There are a number of challenges with this process, Jacobs says. First, the success of the device is entirely dependent on the accuracy of the impression; if this is off in some way, the dentures may be uncomfortable or require rework. In converting the impression to a plaster model, a mold and finally a resin device, air bubbles and shrinkage can cause similar problems with fit. The final dentures themselves will require polishing to achieve a smooth, comfortable finish — another manual step where fit can be compromised. Implicit in all of this is the skill of the dentists and technicians involved; the success of the process depends almost entirely on human involvement.
The introduction of CNC milling for dentures has been an improvement on this process. Scan data obtained from a plaster model or intraoral scan of the patient’s mouth can be used to create CAD/CAM files for this process. Cutting the device from a block or puck of material with G code reduces the manual work and increases the accuracy of the result, especially with a design based on intraoral scan data. And, files can be saved so that dentures can be cut again if needed.
Like molding, machining dentures from scan data based on a plaster model may introduce inaccuracies. Even if the machining code is based on an intraoral scan, milling dentures also poses some challenges. The machining process requires progressively finer burrs to achieve the smooth, glossy finish patients expect, which takes time. Dentures typically include features like undercuts that are challenging to mill, and may sometimes be impossible, which translates to a device that doesn’t fit as well as it should. The milling process also generates a significant amount of waste in excess material.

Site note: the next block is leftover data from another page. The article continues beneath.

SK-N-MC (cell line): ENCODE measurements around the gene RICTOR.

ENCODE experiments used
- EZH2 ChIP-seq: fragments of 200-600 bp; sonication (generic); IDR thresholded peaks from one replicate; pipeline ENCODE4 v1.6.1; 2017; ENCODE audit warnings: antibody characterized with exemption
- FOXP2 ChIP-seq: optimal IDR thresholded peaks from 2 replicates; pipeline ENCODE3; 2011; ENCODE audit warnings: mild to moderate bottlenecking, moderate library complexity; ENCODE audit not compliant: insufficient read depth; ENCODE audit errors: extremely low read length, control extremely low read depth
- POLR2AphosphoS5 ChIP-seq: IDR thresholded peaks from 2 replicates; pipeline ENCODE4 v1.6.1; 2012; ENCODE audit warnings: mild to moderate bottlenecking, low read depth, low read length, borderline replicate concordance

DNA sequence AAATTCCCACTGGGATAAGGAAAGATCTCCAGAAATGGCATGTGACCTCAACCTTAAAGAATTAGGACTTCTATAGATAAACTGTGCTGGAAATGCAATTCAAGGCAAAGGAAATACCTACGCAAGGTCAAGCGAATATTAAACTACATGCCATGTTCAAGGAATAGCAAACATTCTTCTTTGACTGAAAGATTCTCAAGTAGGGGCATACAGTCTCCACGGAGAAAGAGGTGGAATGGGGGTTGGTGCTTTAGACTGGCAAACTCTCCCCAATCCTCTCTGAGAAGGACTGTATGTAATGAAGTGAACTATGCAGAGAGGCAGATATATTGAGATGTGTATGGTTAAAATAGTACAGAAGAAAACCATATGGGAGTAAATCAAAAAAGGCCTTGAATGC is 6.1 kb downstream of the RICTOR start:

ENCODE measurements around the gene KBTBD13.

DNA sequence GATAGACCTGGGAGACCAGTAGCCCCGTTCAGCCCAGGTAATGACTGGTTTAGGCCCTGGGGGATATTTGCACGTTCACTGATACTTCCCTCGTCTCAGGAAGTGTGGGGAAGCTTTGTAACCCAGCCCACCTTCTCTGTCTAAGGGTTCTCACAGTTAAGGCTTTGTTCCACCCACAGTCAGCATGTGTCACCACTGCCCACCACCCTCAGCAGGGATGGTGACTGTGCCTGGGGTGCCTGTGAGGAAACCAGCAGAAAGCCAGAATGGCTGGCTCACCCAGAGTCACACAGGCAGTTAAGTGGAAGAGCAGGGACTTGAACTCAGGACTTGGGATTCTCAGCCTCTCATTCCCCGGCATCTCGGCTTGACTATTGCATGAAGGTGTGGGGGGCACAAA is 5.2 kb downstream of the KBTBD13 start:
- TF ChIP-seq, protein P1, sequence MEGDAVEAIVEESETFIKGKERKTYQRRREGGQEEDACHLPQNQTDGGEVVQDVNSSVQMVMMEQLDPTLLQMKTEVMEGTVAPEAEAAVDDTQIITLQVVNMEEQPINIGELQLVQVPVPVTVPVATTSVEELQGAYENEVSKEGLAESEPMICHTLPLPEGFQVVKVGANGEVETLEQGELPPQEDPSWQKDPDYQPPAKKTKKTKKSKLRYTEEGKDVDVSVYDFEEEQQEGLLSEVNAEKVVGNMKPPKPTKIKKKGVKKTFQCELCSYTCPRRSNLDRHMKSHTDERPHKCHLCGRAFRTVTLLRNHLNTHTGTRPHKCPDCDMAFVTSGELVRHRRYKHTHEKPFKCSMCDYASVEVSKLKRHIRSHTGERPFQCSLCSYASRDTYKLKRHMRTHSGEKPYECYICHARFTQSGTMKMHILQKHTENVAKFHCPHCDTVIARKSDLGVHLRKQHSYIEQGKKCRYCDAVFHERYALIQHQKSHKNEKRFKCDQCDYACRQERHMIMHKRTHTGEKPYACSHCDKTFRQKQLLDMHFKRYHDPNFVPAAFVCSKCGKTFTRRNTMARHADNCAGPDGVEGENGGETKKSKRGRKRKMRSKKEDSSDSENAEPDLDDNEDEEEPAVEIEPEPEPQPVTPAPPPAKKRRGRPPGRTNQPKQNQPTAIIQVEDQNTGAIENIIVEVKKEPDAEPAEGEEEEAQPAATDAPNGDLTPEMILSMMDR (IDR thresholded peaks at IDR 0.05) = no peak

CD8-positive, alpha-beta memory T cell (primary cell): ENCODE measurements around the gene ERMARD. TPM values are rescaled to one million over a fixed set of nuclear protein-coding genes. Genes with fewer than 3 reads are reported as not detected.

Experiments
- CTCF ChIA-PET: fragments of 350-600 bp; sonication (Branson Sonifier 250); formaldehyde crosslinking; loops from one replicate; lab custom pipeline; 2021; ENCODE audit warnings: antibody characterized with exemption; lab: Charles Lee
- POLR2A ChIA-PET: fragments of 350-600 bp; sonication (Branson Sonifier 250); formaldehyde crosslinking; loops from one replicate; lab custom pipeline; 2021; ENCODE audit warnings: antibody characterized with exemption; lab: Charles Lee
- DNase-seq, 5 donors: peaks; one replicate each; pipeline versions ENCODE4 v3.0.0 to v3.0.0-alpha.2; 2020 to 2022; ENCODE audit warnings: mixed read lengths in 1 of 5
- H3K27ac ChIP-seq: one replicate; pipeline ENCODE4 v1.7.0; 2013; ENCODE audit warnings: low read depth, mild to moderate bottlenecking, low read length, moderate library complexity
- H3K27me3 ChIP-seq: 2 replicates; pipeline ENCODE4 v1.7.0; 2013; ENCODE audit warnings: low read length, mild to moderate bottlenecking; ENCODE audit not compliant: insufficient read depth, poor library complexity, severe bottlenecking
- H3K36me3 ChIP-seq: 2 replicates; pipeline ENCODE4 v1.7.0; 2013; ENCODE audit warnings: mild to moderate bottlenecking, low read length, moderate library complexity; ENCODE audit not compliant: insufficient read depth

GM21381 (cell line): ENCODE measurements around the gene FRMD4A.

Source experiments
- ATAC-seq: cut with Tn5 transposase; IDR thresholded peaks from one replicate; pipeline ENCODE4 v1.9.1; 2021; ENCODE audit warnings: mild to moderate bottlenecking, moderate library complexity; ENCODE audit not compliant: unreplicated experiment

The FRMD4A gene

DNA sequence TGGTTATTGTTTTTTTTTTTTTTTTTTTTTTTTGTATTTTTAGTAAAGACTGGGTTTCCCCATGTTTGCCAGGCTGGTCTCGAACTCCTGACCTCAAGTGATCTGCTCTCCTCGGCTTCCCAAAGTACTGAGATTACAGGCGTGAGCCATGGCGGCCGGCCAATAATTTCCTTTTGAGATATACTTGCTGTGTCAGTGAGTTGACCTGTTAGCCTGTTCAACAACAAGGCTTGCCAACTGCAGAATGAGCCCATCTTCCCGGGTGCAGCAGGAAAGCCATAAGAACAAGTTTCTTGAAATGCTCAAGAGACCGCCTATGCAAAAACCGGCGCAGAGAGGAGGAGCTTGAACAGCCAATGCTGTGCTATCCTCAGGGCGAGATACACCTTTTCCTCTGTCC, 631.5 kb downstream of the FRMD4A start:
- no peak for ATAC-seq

“When you think about milling one crown, that’s not much waste or time,” Jacobs says. “But for larger items like splints, retainers and dentures, the milling takes much more time. The size of the burr limits geometric freedom. And it’s not sustainable — there’s a lot of waste generated.”
Digital Dentistry with 3D Printing
Digital dentistry is progressing to the point that dedicated 3D printers are emerging, like the NextDent 5100. This resin-based 3D printer from 3D Systems can be used to make models, dental appliances, dentures and more. Photo: 3D Systems
CNC milling has made dentistry faster and more precise, but additive manufacturing will take it several steps further. When 3D printing is used as the manufacturing technology, scan data can be converted quickly into an STL or other print file, and sent directly to the machine. Direct digital manufacturing this way removes steps from the process, reduces the number of manual steps and patient visits, and enables dentists to deliver devices to patients much more quickly.
In the case of dentures, it is possible to directly 3D print the devices in resin without regard for the design difficulties like undercuts that might arise with milling. 3D printed dentures are faster and easier to produce, in addition to being more accurate, than conventional or milled dentures. And, they require little postprocessing. According to Jacobs, the printed surface is smooth enough that after a quick wash, it takes only about a minute with a mop or polish brush to create the final shiny gloss.
3D printing is still a relatively new technology within dentistry, but 3D Systems’ dental solutions team (and plenty of other equipment and material suppliers) sees future growth here.
“...3D printing is the technology to be productive and competitive in this market.”
“Ultimately for many applications we will use 3D printing because of freedom in geometry,” Jacobs says. “For dentures, surgical guides, models, orthodontic splints, retainers, I think that 3D printing is the technology to be productive and competitive in this market.”
Jabil is getting ready for additive manufacturing to take its place as a production option in addition to conventional processes such as molding and machining. AM can and will fill this role, the company says — the focus now is on controlling cost and assuring quality and reliability.